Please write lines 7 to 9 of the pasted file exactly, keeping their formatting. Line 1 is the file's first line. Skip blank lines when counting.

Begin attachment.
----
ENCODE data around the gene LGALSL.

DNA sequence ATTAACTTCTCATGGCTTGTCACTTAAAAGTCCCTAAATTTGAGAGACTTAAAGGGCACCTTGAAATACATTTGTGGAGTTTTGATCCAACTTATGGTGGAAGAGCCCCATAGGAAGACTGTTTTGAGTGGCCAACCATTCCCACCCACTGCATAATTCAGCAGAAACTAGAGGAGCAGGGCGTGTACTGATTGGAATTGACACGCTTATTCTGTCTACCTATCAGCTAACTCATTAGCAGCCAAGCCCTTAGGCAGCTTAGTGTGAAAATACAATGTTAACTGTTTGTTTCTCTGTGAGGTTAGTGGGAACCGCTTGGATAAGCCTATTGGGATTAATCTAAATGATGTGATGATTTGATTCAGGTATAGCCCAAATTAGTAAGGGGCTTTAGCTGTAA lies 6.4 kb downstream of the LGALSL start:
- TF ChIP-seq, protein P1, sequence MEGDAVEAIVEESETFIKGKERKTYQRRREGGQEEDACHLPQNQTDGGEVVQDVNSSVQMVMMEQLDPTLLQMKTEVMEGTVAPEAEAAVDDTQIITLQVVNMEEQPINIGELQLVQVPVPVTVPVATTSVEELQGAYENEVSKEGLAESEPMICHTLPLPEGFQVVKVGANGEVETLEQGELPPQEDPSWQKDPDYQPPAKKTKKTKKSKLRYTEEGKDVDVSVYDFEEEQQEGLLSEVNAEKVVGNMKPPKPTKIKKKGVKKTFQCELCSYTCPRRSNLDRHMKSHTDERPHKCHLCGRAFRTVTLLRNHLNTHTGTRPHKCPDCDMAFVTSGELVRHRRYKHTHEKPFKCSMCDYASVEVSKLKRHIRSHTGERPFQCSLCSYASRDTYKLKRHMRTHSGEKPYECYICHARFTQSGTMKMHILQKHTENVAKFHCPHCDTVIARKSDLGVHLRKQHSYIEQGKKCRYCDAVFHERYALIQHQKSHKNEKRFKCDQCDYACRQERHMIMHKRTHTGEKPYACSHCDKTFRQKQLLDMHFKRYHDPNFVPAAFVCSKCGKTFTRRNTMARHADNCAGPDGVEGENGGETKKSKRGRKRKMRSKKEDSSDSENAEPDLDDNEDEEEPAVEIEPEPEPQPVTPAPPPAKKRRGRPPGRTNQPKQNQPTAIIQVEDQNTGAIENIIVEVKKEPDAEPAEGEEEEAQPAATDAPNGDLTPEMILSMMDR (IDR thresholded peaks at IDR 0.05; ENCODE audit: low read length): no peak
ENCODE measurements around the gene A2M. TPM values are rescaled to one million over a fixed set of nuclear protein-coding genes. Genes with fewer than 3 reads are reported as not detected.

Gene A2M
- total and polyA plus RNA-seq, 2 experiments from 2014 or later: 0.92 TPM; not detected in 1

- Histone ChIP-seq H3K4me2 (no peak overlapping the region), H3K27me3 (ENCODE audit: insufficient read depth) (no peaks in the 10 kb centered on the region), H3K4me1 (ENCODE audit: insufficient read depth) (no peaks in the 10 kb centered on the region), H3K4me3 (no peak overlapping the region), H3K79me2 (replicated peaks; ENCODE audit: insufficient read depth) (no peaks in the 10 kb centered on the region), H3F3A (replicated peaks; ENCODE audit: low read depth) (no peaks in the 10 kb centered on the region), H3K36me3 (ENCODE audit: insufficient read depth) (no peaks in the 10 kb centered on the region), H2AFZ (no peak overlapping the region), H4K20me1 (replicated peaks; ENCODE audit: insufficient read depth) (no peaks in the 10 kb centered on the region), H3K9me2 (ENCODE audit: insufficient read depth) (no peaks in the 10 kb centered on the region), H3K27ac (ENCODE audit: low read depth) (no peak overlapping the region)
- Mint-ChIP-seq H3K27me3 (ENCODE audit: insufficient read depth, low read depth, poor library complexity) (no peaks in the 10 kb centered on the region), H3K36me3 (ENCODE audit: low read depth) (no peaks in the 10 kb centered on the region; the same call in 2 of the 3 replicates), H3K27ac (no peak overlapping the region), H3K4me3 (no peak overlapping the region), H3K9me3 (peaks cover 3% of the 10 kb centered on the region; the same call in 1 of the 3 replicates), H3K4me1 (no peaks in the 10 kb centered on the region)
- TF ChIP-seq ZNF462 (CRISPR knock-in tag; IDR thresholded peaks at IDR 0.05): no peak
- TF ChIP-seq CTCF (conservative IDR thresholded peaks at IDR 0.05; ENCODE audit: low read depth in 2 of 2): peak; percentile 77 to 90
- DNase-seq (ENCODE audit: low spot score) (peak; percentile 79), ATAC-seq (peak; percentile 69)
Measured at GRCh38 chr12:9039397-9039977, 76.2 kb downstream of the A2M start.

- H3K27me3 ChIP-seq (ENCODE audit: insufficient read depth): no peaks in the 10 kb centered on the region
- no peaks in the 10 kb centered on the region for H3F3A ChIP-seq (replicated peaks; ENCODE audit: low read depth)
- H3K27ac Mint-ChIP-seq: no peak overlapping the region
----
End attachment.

- Histone ChIP-seq H3K4me2 (no peak overlapping the region), H3K27me3 (ENCODE audit: insufficient read depth) (no peaks in the 10 kb centered on the region), H3K4me1 (ENCODE audit: insufficient read depth) (no peaks in the 10 kb centered on the region), H3K4me3 (no peak overlapping the region), H3K79me2 (replicated peaks; ENCODE audit: insufficient read depth) (no peaks in the 10 kb centered on the region), H3F3A (replicated peaks; ENCODE audit: low read depth) (no peaks in the 10 kb centered on the region), H3K36me3 (ENCODE audit: insufficient read depth) (no peaks in the 10 kb centered on the region), H2AFZ (no peak overlapping the region), H4K20me1 (replicated peaks; ENCODE audit: insufficient read depth) (no peaks in the 10 kb centered on the region), H3K9me2 (ENCODE audit: insufficient read depth) (no peaks in the 10 kb centered on the region), H3K27ac (ENCODE audit: low read depth) (no peak overlapping the region)
- Mint-ChIP-seq H3K27me3 (ENCODE audit: insufficient read depth, low read depth, poor library complexity) (no peaks in the 10 kb centered on the region), H3K36me3 (ENCODE audit: low read depth) (no peaks in the 10 kb centered on the region; the same call in 2 of the 3 replicates), H3K27ac (no peak overlapping the region), H3K4me3 (no peak overlapping the region), H3K9me3 (peaks cover 3% of the 10 kb centered on the region; the same call in 1 of the 3 replicates), H3K4me1 (no peaks in the 10 kb centered on the region)
- TF ChIP-seq ZNF462 (CRISPR knock-in tag; IDR thresholded peaks at IDR 0.05): no peak